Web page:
DENVER ― They mostly come at night. Mostly.
Swarms of drones have been spotted flying across eastern Colorado and western Nebraska since mid-December, typically between the hours of sunset and midnight.
They often fly in groups and travel along seemingly coordinated, grid-like paths. On the night of Dec. 20, the Phillips County Sheriff’s Office, along with its counterparts in neighboring Yuma County, tracked more than 16 such drones.
Colorado Gov. Jared Polis (D) pledged Thursday to “get to the bottom” of the mystery flights and ensure they aren’t putting people or property at risk. “It’s certain they have caused a bit of a stir,” he said in a statement.
Polis said he has asked the Department of Public Safety to investigate, but that he hasn’t yet received “any substantial information” beyond publicly available reports.
That dovetails with just about every other government agency that might be behind the flights. They all told The Denver Post they don’t know who’s responsible. That list includes the Federal Aviation Administration, the U.S. Air Force, the Defense Advanced Research Projects Agency, the Department of Defense, the Environmental Protection Agency, the North American Aerospace Defense Command, the Drug Enforcement Administration, U.S. Army Forces Command, Fort Carson, Intel, Amazon and the University of Colorado, Boulder.
Private drone companies operating in the area have also denied any responsibility.
FAA regulations require certified and commercial drone pilots to register their drones, maintain line-of-sight on the drone while in flight, fly at or below 400 feet, fly only during the daytime and never over third parties, and prohibit pilots from operating more than one drone at a time.
Witness reports suggest the drones in question are likely violating at least some of those rules.
Jennifer Rollins, who was visiting rural Yuma County over the holidays, captured video footage of one of the mystery drones in the night sky and provided it to the Post. The distant object was one of several hovering in the sky at the time, shifting up and down with red and white lights flashing. It moved out of sight after about half an hour.
“You could see that it was rotating,” she said. “You could see things sticking off to the sides. It was crazy.”
The FAA can and does grant waivers, but without knowing who’s behind the flights (and if they’re a recipient of a waiver), it’s impossible to know if they’re acting lawfully.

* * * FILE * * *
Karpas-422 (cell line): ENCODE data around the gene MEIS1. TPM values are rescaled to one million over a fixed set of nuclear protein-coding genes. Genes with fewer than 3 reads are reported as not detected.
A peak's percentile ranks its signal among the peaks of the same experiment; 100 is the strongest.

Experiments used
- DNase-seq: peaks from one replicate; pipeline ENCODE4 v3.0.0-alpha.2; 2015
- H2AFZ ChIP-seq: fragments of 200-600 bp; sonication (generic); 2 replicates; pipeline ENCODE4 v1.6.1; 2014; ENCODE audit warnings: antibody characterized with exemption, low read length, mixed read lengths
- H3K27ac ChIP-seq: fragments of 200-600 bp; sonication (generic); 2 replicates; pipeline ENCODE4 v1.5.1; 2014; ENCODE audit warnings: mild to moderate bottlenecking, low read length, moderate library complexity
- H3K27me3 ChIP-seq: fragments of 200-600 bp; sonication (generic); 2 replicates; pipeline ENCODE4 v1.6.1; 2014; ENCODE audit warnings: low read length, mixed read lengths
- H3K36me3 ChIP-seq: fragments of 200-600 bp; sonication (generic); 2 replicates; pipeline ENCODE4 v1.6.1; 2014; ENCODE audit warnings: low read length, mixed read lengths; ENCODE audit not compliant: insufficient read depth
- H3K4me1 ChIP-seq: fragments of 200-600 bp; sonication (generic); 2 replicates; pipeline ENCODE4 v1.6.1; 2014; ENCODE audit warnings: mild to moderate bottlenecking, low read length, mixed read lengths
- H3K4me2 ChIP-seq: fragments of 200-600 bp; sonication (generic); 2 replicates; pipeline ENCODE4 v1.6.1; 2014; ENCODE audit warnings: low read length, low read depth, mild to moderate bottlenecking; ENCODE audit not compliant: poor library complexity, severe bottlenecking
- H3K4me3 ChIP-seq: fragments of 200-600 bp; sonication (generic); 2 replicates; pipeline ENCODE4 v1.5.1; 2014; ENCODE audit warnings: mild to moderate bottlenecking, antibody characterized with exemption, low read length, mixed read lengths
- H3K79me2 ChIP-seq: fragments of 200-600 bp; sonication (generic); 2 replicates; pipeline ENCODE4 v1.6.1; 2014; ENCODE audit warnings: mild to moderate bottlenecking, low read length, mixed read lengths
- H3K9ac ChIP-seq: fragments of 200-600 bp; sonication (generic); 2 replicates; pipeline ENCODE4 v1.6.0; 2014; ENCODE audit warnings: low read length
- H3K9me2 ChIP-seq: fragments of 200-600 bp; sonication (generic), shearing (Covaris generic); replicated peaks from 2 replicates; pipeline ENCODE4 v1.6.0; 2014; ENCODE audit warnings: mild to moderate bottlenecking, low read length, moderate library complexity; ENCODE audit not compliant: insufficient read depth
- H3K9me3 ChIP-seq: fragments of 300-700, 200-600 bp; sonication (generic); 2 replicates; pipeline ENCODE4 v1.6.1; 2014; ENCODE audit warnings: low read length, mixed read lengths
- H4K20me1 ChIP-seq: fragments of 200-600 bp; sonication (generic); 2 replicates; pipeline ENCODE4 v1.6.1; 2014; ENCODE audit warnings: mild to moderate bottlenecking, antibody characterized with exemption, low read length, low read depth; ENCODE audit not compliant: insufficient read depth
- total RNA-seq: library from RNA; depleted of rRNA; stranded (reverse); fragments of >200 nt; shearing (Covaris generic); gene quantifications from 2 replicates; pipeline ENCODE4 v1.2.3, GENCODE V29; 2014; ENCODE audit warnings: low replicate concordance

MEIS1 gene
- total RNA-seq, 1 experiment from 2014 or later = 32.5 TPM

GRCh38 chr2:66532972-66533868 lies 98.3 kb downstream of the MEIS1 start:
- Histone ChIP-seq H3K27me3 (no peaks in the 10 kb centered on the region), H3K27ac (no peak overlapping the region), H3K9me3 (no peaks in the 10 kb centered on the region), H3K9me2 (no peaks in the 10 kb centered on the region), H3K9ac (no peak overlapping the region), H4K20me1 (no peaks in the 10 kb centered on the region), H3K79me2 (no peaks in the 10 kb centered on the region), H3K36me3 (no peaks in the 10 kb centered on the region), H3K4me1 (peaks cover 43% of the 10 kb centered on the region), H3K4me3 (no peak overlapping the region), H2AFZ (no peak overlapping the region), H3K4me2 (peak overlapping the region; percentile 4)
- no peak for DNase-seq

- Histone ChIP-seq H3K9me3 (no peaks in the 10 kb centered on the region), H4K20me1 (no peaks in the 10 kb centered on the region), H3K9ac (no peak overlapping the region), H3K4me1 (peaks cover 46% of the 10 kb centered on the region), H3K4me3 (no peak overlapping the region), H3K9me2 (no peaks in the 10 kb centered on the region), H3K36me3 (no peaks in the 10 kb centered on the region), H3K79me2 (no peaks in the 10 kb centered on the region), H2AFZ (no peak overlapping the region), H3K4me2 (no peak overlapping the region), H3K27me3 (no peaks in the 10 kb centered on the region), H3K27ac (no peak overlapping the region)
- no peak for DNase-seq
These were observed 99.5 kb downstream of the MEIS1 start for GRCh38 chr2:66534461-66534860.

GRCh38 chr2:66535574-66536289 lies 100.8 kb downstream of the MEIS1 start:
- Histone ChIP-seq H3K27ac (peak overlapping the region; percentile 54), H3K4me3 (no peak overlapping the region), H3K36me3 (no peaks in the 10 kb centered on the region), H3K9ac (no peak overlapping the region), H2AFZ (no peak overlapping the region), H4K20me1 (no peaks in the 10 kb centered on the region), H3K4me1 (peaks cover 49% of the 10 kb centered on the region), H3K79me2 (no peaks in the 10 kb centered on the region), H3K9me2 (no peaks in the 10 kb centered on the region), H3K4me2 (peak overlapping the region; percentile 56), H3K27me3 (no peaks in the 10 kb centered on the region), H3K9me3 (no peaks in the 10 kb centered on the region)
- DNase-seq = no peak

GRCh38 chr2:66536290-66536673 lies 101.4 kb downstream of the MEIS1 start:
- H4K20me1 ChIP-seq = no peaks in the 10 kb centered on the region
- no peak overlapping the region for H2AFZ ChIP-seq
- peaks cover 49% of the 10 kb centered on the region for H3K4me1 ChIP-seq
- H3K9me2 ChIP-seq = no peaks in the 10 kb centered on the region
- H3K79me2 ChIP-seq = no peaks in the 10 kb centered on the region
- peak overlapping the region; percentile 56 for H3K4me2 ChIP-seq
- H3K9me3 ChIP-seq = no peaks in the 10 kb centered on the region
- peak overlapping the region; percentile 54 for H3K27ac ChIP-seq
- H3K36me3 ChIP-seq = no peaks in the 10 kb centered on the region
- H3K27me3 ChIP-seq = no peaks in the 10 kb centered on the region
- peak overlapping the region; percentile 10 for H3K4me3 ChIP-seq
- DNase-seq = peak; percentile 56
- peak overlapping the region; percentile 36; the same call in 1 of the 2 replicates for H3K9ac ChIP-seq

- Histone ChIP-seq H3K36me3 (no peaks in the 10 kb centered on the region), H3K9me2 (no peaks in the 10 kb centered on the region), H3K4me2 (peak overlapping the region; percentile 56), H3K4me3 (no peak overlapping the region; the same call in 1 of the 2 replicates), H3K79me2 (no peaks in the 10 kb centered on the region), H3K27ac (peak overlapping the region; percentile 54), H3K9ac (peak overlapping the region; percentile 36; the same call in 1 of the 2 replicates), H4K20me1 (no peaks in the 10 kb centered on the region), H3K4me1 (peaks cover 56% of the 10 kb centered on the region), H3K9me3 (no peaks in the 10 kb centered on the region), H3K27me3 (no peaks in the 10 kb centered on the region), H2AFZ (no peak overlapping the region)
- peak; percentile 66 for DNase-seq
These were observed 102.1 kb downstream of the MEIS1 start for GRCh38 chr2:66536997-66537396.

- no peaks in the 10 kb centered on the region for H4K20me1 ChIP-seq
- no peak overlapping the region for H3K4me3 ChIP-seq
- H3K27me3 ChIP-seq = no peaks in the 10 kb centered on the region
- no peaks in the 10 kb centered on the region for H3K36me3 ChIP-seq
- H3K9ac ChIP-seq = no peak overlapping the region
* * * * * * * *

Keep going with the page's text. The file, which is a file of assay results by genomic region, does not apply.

“Most people are very reasonable, and they say it could be somebody mapping or doing topography,” Michael Yowell, a sheriff’s captain in Lincoln County, told The New York Times. “But you can’t rule out what you don’t know.”
Yowell estimated 30 drones are out flying every night.
Washington County Sheriff Jon Stivers told 9News that his office has received reports some of the drones are larger than 6 feet in diameter.
Morgan County Sheriff Dave Martin, meanwhile, is urging residents not to commit a felony in an attempt to shoot a drone down. (In 2013, the city of Deer Trail considered issuing drone-hunting permits, but ultimately rejected the notion after a less-than-enthusiastic response from the FAA.)
“I have been made aware of several comments about shooting down a drone,” Martin said. “I ask that you NOT do this as it is a federal crime. Please be patient and let our investigative efforts try to figure this out.”
Multiple sheriffs offices and police departments in the affected areas are scheduled to hold a closed-door meeting with federal agencies on Monday, the Sedgwick County Sheriff’s Office said on Facebook.
“There are many theories about what is going on, but at this point, that’s all they are,” Yuma County Sheriff Todd Combs said Tuesday in a statement. “I think we are all feeling a little bit vulnerable due to the intrusion of our privacy that we enjoy in our rural community, but I don’t have a solution or know of one right now.”
Calling all HuffPost superfans!
Sign up for membership to become a founding member and help shape HuffPost’s next chapter